About a year and a half ago, a friend of about 50 lost his father.
He described the memorial service and the expected expressions of loss and sorrow featured in the shares from the late man’s family.
Then it was my friend’s turn to address the room. His was a message of gratitude and celebration.
“He had a long, full life,” he stated to the attendees.
What more can we ask out of life? How can one not be happy with the best one can expect? These were the questions he posed.
By that measure all my grandparents have had fortunate lives, yet it isn’t with happiness I learned that my grandfather, who’d been in hospice care, passed away Thursday. It’s sad not because his life was cut short. He lived 83 years. It’s sad because we, his living loved ones, feel a hole in our lives.
No Grandpa Freyholtz? I haven’t known such a concept in the 37 years I’ve been alive. This seemingly abrupt change disturbs the illusion that Grandpa’s days, my other loved one’s days, and MY day’s are limitless.
The illusion of permanence, I call it.
So easy it is to allow this mirage to lull us into lesser living! Not taking the chances or seizing the experiences at our disposal and in our imaginations. It seems only when we’re reminded–and often, by necessity, in an unpleasant way–do we snap back into the reality that moments are precious and few.
Yet better late than never, and I took the past few years spending more time with my Grandpa Freyholtz.
A widower six years ago, the stoic, private man began to relish company. And with his neurological disease advancing, he knew he was in life’s closing chapter and enjoyed reflecting out loud about the years of his life and his passions in life.
In describing his love of ideas (how to be a good communicator) and concepts (the size of the universe), the lifelong farmer once said to me, “I’m a writer who doesn’t write.”
A knack for the abstract, I dedicated my book to him (as well as to my Grandpa Ferdig).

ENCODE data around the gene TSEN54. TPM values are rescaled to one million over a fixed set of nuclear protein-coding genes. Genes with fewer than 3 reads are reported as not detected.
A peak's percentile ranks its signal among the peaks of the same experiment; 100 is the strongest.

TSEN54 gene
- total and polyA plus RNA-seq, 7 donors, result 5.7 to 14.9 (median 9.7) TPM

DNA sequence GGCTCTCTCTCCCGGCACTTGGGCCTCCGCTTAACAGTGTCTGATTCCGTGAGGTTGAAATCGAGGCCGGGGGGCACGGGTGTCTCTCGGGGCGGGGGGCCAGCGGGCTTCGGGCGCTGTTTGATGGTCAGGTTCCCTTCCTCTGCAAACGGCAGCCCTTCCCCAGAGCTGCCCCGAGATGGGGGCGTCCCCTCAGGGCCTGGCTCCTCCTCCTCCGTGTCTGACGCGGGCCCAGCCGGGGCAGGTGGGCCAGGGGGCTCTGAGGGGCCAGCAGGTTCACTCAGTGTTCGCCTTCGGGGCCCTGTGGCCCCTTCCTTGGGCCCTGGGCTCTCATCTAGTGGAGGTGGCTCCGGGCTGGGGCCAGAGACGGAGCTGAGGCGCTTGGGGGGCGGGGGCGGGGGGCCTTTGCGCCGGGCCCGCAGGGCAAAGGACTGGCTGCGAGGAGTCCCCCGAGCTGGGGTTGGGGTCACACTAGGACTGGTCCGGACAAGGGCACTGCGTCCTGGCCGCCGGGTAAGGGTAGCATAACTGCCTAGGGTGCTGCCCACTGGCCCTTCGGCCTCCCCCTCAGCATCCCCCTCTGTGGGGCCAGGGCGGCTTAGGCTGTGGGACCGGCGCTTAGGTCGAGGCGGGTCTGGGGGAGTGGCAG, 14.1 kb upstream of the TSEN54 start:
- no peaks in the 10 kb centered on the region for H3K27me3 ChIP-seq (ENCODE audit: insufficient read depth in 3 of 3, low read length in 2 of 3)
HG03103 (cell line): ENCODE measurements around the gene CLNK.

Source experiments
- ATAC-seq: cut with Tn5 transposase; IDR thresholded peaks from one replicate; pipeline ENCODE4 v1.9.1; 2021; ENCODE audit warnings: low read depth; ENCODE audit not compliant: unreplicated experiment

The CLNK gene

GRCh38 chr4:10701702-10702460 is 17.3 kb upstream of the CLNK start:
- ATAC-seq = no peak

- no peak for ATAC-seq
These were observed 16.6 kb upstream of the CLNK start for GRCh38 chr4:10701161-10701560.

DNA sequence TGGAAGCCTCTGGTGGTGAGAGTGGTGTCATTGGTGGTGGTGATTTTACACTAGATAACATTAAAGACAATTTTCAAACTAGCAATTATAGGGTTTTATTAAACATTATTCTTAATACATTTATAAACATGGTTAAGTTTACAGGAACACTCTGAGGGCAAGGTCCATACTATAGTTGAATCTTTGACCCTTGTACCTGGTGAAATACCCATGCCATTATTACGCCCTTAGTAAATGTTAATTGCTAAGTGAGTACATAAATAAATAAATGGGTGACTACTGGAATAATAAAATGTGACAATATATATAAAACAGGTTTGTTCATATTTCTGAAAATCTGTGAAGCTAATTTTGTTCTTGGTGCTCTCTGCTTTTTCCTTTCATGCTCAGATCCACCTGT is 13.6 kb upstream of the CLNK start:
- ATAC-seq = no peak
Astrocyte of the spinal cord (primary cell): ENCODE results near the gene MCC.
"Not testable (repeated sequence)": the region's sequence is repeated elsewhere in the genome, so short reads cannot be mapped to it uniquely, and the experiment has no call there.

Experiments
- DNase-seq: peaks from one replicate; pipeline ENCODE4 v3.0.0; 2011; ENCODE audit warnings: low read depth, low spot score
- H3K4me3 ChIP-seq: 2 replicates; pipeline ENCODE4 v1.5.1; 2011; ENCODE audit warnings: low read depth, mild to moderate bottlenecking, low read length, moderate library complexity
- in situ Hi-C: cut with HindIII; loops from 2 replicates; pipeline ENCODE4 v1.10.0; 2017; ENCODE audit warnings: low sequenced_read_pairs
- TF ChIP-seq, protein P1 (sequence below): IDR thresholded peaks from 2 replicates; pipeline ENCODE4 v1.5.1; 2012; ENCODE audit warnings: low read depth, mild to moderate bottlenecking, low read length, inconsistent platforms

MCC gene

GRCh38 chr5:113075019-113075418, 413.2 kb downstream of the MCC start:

Over the past couple of years, I’d visit Grandpa Freyholtz each time I visited my family in northern Minnesota. On these occasions, he’d share about his boyhood on the farm, his courtship of Grandma, his desire to make a life for himself away from his parents’ farm, and his struggles in the present making friends. We once drove to a nearby park, where he explained to me the difference between white and red pine. Another time he pointed out the sharpness of his long-term memory, listing off popular songs he grew up with. (Then I’d shock him by effortlessly finding and playing such songs from my phone.)
But in the end, he’d surprise me the most by singing a song he learned when he was no older than 10. An old country-western tune, as best as I could tell, sung with tears in his eyes.
“How precious those boyhood years were!” his tears cried.
In all this, I felt enriched–not just because I learned family history or because I was able to be there for Grandpa. But also because by seeing such intimate, profound traits expressed from my grandfather, I could feel these same kinds of traits resonate within myself. It was as if he was passing them down two generations, instantaneously.
I wrote last week when sharing about my weekend with my Grandma Ferdig:
I hope this post can inspire you to appreciate your grandparents–to connect with them if living, to reflect on them if not, and to embrace the experience if you are one.
Today, one day after my Grandpa Freyholtz’s funeral, I echo those same sentiments loudly.